As Kennedy began [to speak at Kansas State U.], his voice cracked, and those near the stage noticed his hands trembling and his right leg shaking.
After praising [Al] Landon’s distinguished career, he said, “I am also glad to come to the home state of another great Kansan, who wrote, ‘If our colleges and universities do not breed men who riot, who rebel, who attack life with all their youthful vision and vigor then there is something wrong with our colleges. The more riots that come on college campuses, the better the world for tomorrow.’ ” …
At first he seemed tentative and wooden, stammering and repeating himself, too nervous to punctuate his sentences with gestures. But with each round of applause he became more animated. Soon he was pounding the lectern with his right fist, and shouting out his words.
Rene Carpenter watched the students in the front rows. Their faces shone, and they opened their mouths in unison, shouting, “Yeah! Yeah! Yeah!”
Hays Gorey, of Time, called the electricity between Kennedy and the K.S.U. students “real and rare” and said that ” .. John Kennedy … himself couldn’t be so passionate, and couldn’t set off such sparks.”
Kevin Rochat was close to weeping because Kennedy was so direct and honest. He kept telling himself, My God! He’s saying exactly what I’ve been thinking! ..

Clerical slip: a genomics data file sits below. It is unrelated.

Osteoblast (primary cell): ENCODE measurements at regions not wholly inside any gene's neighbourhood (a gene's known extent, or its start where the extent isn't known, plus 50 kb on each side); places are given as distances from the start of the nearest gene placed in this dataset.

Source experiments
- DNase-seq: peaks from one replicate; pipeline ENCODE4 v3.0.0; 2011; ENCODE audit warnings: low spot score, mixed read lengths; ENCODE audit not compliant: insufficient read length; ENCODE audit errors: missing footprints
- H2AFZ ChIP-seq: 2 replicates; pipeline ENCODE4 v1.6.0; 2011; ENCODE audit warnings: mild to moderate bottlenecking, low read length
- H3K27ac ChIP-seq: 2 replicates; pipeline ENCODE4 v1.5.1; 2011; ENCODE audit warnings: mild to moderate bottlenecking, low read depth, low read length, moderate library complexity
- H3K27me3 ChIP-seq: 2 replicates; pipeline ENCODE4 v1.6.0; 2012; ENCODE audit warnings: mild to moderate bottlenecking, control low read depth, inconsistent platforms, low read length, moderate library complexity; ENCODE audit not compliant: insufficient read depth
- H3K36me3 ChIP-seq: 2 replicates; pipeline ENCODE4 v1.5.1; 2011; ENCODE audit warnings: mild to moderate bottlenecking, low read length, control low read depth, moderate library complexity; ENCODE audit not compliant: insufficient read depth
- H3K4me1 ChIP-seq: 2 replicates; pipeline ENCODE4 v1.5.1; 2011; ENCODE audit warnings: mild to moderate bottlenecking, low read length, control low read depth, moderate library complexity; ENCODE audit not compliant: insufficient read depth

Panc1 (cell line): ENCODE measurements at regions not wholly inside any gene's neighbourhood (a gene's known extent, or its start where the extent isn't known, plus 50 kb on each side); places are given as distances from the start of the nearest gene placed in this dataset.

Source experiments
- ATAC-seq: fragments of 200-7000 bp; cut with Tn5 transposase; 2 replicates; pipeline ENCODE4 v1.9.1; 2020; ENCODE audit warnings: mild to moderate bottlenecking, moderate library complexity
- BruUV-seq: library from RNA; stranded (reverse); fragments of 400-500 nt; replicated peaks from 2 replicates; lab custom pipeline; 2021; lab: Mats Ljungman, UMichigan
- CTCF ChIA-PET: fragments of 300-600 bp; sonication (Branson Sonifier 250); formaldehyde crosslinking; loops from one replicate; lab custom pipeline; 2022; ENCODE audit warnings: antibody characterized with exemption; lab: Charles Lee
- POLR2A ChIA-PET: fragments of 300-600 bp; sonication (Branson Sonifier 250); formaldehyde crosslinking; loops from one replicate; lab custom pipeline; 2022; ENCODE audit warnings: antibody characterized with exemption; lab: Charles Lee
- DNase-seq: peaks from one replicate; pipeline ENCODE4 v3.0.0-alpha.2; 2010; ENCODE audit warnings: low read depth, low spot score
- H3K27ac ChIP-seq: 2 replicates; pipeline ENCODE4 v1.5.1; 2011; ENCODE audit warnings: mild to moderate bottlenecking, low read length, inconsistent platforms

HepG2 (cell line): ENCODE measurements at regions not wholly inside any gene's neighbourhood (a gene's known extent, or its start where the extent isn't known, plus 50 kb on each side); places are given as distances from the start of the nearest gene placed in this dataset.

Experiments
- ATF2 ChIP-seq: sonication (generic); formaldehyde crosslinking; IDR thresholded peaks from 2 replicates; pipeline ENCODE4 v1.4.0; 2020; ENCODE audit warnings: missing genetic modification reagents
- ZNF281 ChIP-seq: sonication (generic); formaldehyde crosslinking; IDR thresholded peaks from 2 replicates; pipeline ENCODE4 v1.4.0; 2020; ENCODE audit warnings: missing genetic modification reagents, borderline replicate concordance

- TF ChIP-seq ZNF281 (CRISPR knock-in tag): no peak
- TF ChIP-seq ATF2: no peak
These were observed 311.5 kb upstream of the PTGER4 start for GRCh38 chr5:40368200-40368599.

Kennedy concluded by saying, “Our country is in danger: not just from foreign enemies; but above all, from our own misguided policies–and what they can do to the nation that Thomas Jefferson once said was the last, great hope of mankind. There is a contest on, not for the rule of America but for the heart of America. In these next eight months we are going to decide what this country will stand for–and what kind of men we are.”
He raised his fist in the air so it resembled the revolutionary symbol on posters hanging in student rooms that year, promised “a new America,” and the hall erupted in cheers and thunderous applause.
As he started to leave, waves of students rushed the platform, knocking over chairs and raising more dust. They grabbed at him, stroking his hair and ripping his shirtsleeves. Herb Schmertz was left with a lifelong phobia of crowds. University officials opened a path to a rear exit, but Kennedy waved them off and waded into the crowd …
PrestoPundit doesn’t give the date; a transcript of the speech in the Kennedy library notes that it occurred on March 18th, 1968.
As James Piereson has noted, it’s impossible to picture JFK uttering such language himself, which illustrates how far to the left liberalism as a whole swung in less than five years after his death, and which has repercussions to this day. As I looked at the start of the month in a Silicon Graffiti video, by 1970, Radical Chic would become so prevalent that establishment liberal elites such as Leonard Bernstein would think little of holding fund raisers in his Park Ave. duplex for such fascist groups as the Black Panthers, who would quickly be supported by the Weathermen, who were founded by William Ayers, whom Sen. Obama has ties with.